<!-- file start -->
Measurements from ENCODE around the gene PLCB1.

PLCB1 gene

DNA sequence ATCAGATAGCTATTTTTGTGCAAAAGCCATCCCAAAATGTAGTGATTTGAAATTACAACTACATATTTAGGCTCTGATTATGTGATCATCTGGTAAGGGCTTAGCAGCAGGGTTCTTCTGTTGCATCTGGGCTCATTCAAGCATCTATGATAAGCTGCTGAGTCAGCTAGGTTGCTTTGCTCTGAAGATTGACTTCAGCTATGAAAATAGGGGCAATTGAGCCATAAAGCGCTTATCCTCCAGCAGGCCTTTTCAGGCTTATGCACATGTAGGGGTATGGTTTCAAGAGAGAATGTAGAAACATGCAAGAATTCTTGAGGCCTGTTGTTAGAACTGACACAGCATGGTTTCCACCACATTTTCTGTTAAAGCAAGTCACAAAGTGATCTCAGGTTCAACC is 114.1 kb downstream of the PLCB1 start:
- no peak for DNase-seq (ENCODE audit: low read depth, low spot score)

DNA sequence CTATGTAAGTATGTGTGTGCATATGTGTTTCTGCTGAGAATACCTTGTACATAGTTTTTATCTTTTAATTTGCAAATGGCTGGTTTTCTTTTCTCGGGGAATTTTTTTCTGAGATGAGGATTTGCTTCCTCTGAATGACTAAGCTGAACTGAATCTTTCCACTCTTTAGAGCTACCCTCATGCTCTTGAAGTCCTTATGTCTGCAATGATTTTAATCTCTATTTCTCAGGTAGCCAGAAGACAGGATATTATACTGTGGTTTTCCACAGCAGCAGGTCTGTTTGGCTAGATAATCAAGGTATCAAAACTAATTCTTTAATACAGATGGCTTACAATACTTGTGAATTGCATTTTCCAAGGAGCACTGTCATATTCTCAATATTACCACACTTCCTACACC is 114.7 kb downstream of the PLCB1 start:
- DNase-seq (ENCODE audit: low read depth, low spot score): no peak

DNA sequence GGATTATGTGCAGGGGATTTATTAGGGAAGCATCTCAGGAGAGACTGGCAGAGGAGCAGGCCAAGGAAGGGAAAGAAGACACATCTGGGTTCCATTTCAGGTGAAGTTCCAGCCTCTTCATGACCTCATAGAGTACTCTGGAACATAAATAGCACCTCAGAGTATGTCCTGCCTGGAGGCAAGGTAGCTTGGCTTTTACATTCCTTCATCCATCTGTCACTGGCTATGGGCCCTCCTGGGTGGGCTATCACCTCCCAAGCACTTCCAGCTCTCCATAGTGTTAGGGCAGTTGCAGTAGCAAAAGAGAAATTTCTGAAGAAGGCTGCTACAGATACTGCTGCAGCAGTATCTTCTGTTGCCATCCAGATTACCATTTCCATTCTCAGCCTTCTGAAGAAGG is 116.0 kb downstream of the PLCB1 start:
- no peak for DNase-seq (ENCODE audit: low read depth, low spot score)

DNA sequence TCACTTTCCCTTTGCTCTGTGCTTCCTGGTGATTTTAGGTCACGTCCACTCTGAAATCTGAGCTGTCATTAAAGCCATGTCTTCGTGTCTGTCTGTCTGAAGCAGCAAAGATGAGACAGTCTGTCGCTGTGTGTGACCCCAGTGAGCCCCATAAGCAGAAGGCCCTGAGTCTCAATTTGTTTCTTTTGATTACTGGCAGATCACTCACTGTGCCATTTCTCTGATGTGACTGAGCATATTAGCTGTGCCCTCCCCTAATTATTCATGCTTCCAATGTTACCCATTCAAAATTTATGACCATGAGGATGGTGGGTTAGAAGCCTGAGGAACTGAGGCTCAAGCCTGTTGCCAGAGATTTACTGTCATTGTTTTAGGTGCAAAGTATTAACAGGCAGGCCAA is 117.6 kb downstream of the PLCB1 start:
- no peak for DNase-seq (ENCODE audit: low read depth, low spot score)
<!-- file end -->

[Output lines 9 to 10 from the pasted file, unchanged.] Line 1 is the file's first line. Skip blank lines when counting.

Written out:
DNA sequence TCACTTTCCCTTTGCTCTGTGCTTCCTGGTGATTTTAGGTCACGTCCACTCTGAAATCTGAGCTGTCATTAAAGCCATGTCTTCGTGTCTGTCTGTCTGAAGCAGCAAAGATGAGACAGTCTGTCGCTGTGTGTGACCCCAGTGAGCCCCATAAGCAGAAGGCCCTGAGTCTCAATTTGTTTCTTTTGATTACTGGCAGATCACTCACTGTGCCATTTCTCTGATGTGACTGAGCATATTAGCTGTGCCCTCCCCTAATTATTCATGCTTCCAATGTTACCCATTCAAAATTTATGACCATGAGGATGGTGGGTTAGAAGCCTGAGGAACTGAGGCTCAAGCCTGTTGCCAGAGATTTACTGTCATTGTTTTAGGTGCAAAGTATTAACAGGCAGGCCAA is 117.6 kb downstream of the PLCB1 start:
- no peak for DNase-seq (ENCODE audit: low read depth, low spot score)